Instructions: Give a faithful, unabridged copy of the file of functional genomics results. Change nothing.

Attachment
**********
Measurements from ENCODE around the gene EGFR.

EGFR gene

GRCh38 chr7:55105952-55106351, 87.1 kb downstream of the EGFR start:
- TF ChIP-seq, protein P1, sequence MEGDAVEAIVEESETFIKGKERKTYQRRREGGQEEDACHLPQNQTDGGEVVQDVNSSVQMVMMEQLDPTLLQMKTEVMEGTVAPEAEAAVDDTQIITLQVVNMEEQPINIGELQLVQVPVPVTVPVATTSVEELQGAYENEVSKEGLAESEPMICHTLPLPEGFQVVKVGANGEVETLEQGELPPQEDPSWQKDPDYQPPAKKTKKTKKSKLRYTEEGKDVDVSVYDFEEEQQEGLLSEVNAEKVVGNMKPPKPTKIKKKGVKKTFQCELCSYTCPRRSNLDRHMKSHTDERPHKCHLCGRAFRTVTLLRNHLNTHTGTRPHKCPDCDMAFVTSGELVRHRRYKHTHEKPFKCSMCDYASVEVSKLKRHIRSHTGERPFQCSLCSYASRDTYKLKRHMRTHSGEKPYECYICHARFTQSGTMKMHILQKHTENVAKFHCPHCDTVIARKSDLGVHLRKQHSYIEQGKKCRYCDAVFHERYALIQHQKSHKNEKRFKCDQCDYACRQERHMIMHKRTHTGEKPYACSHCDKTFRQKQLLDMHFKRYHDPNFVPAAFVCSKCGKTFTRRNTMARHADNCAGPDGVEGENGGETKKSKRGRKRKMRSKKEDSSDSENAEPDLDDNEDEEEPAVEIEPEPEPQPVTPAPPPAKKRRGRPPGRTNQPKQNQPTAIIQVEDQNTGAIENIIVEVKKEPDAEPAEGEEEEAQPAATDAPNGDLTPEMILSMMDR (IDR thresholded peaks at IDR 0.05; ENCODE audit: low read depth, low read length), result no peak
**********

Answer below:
Measurements from ENCODE around the gene EGFR.

EGFR gene

GRCh38 chr7:55105952-55106351, 87.1 kb downstream of the EGFR start:
- TF ChIP-seq, protein P1, sequence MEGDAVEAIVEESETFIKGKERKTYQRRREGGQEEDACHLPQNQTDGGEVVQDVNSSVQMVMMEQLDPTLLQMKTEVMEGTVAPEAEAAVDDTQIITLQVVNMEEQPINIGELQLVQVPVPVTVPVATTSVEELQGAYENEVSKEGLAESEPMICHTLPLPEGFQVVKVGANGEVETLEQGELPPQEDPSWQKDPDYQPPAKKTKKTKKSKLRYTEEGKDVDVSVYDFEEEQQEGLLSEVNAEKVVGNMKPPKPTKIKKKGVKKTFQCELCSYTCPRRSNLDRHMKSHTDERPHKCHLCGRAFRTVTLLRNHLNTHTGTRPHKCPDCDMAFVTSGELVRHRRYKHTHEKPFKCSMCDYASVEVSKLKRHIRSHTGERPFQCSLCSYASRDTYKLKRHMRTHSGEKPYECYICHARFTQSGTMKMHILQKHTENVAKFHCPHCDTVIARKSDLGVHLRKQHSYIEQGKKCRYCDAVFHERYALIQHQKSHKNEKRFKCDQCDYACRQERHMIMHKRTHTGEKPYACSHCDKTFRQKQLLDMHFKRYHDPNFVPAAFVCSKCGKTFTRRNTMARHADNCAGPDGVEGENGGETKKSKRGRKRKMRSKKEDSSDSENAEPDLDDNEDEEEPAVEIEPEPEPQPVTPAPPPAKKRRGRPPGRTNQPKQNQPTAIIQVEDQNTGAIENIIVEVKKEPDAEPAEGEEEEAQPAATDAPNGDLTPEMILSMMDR (IDR thresholded peaks at IDR 0.05; ENCODE audit: low read depth, low read length), result no peak